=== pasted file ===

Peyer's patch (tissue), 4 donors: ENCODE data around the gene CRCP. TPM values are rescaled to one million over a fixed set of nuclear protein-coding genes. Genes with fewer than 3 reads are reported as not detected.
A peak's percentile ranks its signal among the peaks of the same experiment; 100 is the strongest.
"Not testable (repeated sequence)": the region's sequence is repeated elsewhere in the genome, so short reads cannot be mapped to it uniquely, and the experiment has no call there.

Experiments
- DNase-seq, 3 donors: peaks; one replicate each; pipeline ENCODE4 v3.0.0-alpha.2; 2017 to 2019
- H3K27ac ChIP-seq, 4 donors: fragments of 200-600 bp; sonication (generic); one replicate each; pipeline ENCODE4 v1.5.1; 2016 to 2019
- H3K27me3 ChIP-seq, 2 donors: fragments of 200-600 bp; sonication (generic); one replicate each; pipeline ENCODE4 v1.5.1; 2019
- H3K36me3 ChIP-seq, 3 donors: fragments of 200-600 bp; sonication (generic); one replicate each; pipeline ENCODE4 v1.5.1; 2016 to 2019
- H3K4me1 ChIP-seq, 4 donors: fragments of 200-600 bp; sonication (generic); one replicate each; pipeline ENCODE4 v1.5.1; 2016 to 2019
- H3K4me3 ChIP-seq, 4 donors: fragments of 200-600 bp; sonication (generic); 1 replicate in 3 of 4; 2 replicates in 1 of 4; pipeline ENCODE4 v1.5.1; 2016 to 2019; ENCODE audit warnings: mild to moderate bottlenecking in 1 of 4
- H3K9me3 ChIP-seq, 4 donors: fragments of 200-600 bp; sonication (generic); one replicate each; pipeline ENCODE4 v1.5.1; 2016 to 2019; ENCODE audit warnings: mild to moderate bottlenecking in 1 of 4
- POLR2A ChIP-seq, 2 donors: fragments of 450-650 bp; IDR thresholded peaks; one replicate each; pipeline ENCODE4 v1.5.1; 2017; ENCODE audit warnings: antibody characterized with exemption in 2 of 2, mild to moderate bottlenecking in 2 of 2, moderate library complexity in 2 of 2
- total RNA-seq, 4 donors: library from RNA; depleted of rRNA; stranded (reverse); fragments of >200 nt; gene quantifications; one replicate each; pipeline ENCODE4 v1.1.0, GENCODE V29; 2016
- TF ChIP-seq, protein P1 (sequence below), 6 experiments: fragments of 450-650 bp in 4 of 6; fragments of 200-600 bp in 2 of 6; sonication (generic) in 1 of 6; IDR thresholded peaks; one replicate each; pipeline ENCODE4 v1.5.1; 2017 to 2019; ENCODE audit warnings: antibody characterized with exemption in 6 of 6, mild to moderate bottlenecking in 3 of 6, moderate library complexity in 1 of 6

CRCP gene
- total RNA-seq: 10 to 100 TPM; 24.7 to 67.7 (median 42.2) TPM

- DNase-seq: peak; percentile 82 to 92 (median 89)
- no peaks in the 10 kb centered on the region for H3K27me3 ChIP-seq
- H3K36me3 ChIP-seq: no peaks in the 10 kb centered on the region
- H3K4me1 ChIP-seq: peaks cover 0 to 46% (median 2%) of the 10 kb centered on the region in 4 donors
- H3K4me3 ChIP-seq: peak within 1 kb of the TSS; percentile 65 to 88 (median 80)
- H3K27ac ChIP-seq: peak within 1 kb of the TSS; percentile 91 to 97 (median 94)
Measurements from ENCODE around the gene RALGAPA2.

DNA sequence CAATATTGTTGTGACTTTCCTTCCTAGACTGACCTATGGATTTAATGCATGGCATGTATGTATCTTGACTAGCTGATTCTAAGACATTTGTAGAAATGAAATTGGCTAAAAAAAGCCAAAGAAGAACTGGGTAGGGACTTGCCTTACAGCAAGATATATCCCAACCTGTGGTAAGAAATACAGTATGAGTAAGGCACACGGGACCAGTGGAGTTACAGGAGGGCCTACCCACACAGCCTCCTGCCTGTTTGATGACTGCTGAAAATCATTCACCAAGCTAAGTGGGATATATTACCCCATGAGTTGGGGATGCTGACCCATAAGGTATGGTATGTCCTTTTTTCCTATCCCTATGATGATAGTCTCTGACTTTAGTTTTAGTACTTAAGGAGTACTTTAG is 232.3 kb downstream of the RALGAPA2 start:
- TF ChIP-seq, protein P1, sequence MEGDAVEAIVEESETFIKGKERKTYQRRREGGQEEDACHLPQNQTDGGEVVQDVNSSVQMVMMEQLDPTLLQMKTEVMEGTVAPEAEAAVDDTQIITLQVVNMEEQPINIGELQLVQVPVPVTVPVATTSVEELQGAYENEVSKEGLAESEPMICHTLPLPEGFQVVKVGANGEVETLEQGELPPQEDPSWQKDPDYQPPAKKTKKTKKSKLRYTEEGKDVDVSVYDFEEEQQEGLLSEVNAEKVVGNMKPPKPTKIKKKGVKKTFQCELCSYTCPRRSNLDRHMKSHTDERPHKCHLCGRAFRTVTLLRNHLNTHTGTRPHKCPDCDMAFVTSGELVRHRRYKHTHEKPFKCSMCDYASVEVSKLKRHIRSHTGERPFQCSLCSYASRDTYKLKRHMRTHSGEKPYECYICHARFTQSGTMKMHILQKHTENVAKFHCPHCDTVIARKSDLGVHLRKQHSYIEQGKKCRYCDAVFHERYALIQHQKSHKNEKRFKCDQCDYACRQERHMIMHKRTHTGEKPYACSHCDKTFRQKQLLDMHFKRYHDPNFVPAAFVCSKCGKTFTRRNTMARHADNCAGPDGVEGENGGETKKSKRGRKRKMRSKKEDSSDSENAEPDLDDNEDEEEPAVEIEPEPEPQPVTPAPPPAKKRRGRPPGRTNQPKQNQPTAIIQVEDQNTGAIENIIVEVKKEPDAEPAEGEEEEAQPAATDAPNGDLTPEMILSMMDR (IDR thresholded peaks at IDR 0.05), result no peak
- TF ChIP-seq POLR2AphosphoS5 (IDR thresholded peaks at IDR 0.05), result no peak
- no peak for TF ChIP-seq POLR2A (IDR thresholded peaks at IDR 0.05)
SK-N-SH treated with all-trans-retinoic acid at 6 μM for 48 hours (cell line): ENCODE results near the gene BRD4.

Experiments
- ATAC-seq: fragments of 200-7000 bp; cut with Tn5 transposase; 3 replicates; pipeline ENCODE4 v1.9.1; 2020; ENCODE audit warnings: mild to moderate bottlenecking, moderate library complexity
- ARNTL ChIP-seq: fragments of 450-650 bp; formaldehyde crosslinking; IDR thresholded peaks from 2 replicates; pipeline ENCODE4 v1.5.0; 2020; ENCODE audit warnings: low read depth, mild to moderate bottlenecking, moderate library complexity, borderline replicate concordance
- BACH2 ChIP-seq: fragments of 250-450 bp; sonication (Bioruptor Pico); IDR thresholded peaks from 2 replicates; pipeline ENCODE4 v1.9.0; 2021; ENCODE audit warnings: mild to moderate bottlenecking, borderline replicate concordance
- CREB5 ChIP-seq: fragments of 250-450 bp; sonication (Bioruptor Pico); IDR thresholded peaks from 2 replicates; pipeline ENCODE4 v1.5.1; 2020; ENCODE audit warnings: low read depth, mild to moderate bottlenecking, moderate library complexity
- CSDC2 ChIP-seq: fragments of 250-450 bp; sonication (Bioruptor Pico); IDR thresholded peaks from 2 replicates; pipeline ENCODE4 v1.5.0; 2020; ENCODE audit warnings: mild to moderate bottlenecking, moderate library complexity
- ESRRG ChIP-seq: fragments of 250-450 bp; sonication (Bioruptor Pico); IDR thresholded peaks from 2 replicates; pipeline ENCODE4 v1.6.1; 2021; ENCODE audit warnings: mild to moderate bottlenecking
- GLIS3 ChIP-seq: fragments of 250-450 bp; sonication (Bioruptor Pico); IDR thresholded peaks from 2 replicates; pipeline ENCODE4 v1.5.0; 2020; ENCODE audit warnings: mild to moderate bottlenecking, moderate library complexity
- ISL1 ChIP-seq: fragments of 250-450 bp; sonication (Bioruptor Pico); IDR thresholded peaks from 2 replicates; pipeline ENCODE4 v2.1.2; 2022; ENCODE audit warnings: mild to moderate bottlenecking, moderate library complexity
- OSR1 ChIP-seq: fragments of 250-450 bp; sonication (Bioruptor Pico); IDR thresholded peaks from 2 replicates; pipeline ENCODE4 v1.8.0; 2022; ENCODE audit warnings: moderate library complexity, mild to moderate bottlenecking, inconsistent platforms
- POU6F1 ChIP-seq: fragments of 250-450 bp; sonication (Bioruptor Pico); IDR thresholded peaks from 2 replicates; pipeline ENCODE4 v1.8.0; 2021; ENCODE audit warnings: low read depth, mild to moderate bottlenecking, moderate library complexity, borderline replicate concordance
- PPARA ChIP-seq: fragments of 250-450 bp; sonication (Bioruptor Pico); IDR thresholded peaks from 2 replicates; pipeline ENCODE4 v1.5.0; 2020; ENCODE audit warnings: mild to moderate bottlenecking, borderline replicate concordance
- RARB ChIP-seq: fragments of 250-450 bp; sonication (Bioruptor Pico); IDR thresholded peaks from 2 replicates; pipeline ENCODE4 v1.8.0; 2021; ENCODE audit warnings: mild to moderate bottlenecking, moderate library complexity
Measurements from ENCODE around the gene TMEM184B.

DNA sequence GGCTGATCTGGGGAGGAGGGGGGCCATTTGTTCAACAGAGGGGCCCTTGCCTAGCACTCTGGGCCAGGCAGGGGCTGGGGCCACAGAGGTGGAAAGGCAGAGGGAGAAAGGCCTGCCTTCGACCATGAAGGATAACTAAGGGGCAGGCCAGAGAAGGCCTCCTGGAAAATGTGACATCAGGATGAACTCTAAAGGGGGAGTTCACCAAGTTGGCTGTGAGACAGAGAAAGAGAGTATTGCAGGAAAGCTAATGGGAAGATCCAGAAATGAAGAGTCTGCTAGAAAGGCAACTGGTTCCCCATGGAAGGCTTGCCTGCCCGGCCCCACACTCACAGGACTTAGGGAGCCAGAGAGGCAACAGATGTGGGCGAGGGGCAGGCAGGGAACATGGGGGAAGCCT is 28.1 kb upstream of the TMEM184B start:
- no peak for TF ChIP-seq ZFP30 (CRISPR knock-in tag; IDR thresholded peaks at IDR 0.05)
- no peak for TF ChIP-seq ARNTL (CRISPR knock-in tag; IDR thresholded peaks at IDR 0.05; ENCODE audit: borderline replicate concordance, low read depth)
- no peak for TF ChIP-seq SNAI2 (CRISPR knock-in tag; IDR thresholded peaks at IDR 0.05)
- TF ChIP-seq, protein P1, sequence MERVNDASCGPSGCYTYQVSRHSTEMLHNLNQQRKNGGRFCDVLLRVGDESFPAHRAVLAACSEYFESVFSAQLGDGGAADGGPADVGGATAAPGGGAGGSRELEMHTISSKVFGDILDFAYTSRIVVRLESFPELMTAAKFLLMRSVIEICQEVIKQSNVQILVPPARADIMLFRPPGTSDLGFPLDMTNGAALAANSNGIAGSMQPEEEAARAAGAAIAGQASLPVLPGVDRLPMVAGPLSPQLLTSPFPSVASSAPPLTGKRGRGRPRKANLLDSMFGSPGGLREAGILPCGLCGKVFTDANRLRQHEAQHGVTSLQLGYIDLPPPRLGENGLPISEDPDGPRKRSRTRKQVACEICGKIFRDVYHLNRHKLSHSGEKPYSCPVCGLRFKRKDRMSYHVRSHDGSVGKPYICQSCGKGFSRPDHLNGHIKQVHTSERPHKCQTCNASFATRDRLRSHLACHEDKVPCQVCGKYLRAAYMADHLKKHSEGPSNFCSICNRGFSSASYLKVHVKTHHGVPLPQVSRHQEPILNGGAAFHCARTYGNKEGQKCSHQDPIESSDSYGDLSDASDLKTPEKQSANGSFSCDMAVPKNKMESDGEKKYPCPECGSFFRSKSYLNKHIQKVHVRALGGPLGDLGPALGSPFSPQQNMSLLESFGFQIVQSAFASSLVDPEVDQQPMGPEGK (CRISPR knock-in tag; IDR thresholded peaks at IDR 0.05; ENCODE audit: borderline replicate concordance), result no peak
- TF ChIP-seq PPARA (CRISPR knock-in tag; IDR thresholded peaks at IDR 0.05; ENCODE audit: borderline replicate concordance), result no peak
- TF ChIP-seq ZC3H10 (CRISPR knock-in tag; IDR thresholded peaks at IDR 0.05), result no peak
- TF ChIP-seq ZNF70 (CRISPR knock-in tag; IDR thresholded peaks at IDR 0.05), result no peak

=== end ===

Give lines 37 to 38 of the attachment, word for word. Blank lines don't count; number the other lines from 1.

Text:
- ISL1 ChIP-seq: fragments of 250-450 bp; sonication (Bioruptor Pico); IDR thresholded peaks from 2 replicates; pipeline ENCODE4 v2.1.2; 2022; ENCODE audit warnings: mild to moderate bottlenecking, moderate library complexity
- OSR1 ChIP-seq: fragments of 250-450 bp; sonication (Bioruptor Pico); IDR thresholded peaks from 2 replicates; pipeline ENCODE4 v1.8.0; 2022; ENCODE audit warnings: moderate library complexity, mild to moderate bottlenecking, inconsistent platforms